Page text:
Originally published on strongloop.com
Since the beginning of the LoopBack project, we have been using the Contributor License Agreement (CLA) as the contribution method. Contributors need to sign each CLA for each LoopBack repository they're contributing. To simplify the contribution process and encourage community contributions, we are planning to gradually switch to use Developer Certificate of Origin (DCO) as the contribution method.
What Is Developer Certificate of Origin (DCO)?
As an alternative to CLA, a Developer Ceritifcate of Origin (DCO) is a more lightweight contribution method. According to Wikipedia:
Instead a signed legal contract, a DCO is an affirmation that the source code being submitted originated from the developer, or that the developer has permission to submit the code.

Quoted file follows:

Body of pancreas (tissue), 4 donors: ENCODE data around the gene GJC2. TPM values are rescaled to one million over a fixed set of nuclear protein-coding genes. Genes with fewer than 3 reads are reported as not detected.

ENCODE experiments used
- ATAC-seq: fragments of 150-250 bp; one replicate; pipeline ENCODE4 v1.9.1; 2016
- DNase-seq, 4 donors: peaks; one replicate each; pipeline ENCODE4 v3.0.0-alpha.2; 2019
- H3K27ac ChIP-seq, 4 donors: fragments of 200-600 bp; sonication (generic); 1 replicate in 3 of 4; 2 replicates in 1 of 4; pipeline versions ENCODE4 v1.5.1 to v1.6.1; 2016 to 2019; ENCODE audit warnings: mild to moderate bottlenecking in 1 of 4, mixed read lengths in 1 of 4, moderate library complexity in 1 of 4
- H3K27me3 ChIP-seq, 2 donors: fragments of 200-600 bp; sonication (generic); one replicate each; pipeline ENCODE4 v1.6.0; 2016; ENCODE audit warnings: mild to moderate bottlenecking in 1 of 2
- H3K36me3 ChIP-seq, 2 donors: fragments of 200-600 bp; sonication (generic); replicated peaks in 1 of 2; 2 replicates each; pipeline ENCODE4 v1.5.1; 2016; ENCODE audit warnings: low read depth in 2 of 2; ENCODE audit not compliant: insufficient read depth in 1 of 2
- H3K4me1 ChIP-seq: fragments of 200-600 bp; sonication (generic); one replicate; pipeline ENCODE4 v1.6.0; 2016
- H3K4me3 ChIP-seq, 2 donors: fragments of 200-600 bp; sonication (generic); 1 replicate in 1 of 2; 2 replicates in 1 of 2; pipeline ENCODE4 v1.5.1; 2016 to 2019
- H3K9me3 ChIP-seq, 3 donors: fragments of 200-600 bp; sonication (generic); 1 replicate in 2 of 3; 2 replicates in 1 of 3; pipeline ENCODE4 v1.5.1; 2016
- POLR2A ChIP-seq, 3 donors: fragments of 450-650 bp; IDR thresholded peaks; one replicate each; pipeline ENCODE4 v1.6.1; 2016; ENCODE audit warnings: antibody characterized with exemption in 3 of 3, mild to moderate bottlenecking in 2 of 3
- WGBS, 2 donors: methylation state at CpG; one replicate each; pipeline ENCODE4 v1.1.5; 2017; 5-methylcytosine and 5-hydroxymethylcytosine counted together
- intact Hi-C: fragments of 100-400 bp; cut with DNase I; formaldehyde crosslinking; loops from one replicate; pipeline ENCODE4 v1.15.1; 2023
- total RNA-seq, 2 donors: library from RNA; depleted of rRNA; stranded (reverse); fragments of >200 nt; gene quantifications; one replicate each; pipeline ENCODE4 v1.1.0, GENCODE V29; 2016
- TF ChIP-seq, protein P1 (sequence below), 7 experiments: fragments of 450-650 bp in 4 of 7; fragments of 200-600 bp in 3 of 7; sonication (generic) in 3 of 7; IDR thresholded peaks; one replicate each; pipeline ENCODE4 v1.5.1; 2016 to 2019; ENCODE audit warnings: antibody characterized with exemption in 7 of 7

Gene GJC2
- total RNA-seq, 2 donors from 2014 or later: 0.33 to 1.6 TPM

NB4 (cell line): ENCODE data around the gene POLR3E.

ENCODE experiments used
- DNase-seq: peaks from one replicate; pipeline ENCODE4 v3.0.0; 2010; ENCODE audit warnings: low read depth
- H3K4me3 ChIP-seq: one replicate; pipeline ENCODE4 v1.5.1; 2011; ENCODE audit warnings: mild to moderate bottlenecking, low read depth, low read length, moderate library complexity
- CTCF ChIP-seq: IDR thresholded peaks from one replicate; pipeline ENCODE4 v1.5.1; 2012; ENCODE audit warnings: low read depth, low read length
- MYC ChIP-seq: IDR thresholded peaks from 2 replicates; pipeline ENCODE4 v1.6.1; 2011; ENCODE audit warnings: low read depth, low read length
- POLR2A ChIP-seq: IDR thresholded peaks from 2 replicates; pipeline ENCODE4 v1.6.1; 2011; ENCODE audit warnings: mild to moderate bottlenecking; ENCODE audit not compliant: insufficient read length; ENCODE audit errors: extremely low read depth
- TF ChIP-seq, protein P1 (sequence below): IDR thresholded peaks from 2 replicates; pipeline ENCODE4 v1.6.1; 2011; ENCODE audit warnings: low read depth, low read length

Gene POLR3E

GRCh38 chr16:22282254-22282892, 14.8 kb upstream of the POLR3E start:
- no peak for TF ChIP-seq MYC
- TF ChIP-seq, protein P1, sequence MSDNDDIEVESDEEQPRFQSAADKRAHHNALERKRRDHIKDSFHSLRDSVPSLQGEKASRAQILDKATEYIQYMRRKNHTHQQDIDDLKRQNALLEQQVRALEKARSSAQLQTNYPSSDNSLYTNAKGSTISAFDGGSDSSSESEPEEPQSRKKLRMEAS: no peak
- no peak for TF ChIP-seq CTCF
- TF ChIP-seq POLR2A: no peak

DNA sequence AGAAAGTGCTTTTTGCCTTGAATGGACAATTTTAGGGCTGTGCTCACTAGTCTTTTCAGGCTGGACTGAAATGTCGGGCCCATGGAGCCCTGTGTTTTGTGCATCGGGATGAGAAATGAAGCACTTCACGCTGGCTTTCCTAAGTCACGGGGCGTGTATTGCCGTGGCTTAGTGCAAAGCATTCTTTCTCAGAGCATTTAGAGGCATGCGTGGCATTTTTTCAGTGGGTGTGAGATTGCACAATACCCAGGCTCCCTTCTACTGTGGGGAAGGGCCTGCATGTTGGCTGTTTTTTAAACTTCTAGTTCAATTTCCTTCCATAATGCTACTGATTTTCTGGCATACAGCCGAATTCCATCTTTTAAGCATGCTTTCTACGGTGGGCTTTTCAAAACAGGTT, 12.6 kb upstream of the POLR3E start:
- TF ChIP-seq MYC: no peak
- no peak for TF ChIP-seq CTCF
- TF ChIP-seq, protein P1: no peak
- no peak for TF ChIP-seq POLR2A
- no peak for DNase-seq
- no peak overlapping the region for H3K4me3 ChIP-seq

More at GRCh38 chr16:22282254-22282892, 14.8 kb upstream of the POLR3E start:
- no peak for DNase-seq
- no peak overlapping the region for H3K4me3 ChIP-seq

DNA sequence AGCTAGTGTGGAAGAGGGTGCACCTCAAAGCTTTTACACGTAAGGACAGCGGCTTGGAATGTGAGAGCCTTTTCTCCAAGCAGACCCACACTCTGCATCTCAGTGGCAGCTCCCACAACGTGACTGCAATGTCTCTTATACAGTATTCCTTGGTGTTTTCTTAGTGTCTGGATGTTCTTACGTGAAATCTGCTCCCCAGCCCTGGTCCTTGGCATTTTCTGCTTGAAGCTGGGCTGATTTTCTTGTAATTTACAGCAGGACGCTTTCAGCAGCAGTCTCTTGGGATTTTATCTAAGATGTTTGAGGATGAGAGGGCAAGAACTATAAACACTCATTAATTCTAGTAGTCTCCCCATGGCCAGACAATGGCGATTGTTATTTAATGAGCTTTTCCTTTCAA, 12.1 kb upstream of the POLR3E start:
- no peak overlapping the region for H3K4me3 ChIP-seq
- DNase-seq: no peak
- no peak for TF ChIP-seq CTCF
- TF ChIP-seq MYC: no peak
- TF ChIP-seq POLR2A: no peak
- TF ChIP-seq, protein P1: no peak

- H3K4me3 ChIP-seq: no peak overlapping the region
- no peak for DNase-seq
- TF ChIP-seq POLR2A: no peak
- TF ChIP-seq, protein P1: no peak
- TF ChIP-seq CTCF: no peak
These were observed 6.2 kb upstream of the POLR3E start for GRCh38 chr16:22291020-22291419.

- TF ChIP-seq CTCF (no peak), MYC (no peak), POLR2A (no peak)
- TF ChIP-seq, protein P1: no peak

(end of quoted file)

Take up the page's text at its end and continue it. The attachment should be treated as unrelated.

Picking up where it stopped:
The full text of DCO can be found: https://developercertificate.org/.
Why Are We Switching?
Community contributions are vital to the success of LoopBack. Since DCO simply needs your affirmation that you are the one who is submitting the code, we hope this switch would make the contribution process simpler and thus encourages more contributions from you!
In addition, this change can help us to reduce the infrastructure cost, including the team's time and effort, to maintain the CLA server.
What Does It Mean To You?
Currently, the loopback4-example-shopping is already using DCO.
To sign off the commit, you can:
git commit -s -m "feat: my commit message"
Over the next little while, we'll start the switch for the repositories with the most community contributions, namely loopback-next, loopback.io and loopback-datasource-juggler, then we'll roll it out for the connector repos.
You are more than welcome to contribute on something that you find it relevant and interesting to you. If you're simply looking for items that we want help, you can look for GitHub issues with
help wanted or
good first issue labels.
More questions? Feel free to ask in the #loopback-contributors channel of the LoopBack Slack community.